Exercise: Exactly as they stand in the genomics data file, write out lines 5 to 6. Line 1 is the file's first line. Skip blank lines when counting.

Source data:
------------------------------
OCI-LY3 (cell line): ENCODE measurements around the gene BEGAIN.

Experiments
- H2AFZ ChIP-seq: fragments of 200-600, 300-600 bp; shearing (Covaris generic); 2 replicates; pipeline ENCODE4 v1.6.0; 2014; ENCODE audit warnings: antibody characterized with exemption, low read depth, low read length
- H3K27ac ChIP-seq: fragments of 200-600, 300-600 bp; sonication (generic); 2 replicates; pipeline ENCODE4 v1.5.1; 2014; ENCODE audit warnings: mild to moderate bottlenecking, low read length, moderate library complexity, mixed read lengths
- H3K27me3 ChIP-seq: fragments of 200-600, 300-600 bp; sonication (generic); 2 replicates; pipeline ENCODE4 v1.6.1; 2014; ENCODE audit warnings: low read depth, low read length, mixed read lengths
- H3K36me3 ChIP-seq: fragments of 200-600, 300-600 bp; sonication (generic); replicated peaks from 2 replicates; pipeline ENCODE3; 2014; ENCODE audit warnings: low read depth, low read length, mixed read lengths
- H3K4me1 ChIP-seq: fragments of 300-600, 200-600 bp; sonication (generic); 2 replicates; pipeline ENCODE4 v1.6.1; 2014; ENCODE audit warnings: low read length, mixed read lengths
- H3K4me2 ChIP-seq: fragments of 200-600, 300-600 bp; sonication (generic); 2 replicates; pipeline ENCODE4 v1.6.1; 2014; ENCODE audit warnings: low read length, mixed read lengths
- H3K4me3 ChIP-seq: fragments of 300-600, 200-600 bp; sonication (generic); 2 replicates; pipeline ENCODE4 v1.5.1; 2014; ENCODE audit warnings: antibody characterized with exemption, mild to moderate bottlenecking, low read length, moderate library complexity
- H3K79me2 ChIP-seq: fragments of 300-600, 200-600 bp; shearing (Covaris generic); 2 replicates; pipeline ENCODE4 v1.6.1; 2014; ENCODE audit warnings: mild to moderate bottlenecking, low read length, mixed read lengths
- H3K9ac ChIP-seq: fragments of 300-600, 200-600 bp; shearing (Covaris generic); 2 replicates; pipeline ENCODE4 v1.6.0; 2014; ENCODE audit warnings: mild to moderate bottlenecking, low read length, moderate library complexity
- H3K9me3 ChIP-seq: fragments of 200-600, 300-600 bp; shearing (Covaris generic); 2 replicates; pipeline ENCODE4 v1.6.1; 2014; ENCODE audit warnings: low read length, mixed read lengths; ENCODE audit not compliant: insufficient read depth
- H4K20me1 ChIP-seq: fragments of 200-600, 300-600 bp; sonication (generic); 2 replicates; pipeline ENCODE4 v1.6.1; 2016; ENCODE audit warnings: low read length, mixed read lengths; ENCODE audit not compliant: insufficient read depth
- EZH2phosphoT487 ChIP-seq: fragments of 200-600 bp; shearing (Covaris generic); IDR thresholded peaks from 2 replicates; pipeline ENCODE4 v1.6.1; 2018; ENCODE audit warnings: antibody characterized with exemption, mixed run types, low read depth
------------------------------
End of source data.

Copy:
- H3K27me3 ChIP-seq: fragments of 200-600, 300-600 bp; sonication (generic); 2 replicates; pipeline ENCODE4 v1.6.1; 2014; ENCODE audit warnings: low read depth, low read length, mixed read lengths
- H3K36me3 ChIP-seq: fragments of 200-600, 300-600 bp; sonication (generic); replicated peaks from 2 replicates; pipeline ENCODE3; 2014; ENCODE audit warnings: low read depth, low read length, mixed read lengths